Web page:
What We Do
Our family of programs helps journalists and community storytellers innovate, investigate and illuminate health challenges in their communities, serving as a catalyst for change.
Professional Health Journalism Training: Each year, we train competitively-selected professional journalists from leading print, broadcast, ethnic and online media during two journalism institutes, one for California journalists and one for journalists coming from across the nation. The Fellowships are open to all journalists interested in health reporting, not just those on the health beat. We invite participation from print, broadcast, and multimedia journalists working for or contributing to mainstream and ethnic media outlets in the United States. Students are not eligible.
The program helps journalists to chronicle and illuminate the health and community challenges confronting an increasingly diverse and polyglot nation. With a historic health care expansion underway, we also provide journalists with resources to report with sophistication and depth on one of the most important health policy developments facing our nation.
Our reporting fellowships offer journalists a chance to step away from the newsroom to hone their health reporting skills, providing critical resources at a time of dramatic change in the media landscape. In workshops, field trips and discussions, Fellows learn from nationally renowned health experts, policy analysts and community health leaders, from top journalists in the field, and from each other. Participants "graduate" with a multitude of story ideas and sources, plus a thorough grounding in the principles and practice of good health journalism. We teach best journalistic practices and help journalists explore the root causes of health and ill health, including health care access, environment, employment, education, violence and access to healthy food. The program is practical and inspiring, focusing on content as well as craft. We emphasize solutions journalism, journalism with impact and community engagement approaches that help journalists to make a difference.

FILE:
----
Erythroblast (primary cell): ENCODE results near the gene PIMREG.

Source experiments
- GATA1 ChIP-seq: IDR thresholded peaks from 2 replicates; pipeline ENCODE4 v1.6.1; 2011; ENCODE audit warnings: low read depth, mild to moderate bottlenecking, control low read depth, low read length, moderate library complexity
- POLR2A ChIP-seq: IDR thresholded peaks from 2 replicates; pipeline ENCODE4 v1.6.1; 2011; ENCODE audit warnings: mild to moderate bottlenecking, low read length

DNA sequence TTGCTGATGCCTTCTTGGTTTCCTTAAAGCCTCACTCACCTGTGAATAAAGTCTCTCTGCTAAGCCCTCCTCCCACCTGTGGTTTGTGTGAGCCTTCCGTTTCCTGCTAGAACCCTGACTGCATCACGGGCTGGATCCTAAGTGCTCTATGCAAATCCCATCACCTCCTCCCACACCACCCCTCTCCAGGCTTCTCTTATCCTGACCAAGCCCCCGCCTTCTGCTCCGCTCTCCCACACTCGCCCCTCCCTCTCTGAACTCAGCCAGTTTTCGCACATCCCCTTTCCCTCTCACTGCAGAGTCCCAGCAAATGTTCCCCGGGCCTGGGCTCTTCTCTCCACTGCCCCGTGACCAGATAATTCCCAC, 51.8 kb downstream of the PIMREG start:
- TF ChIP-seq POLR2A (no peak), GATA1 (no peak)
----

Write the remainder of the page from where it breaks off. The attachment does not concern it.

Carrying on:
For up to a year afterward our in-person training, senior journalists guide Fellows as they complete ambitious explanatory or investigative Fellowship projects. We have trained more than 700 journalists since 2005. Click here to read the hundreds of stories that our Fellows have produced, changing policy and winning journalism awards.
New in 2015: The 2015 California Health Data Journalism Fellowship will bring 10 journalists to Los Angeles from December 2-5 to learn about the wealth of California health datasets that can inform and elevate their reporting. Each Fellow will receive a $1,000 stipend to assist with the costs of reporting an ambitious data-based Fellowship project, as well as six months of mentoring by a Senior Fellow. This new opportunity is funded by a generous grant from the California Health Care Foundation.
The 2015 California Health Journalism Fellowship, for California-based journalists only, was held March 1-5 in Los Angeles. This Fellowship focused on health care reform and innovation and also took an in-depth look at how community conditions influence individuals' prospects for health. Each Fellow receives a $1,000 stipend to assist with the costs of reporting an ambitious Fellowship project, as ell as six months of mentoring by a Senior Fellow. We will be recruiting applicants for the 2016 California Health Journalism Fellowship in the fall of 2015.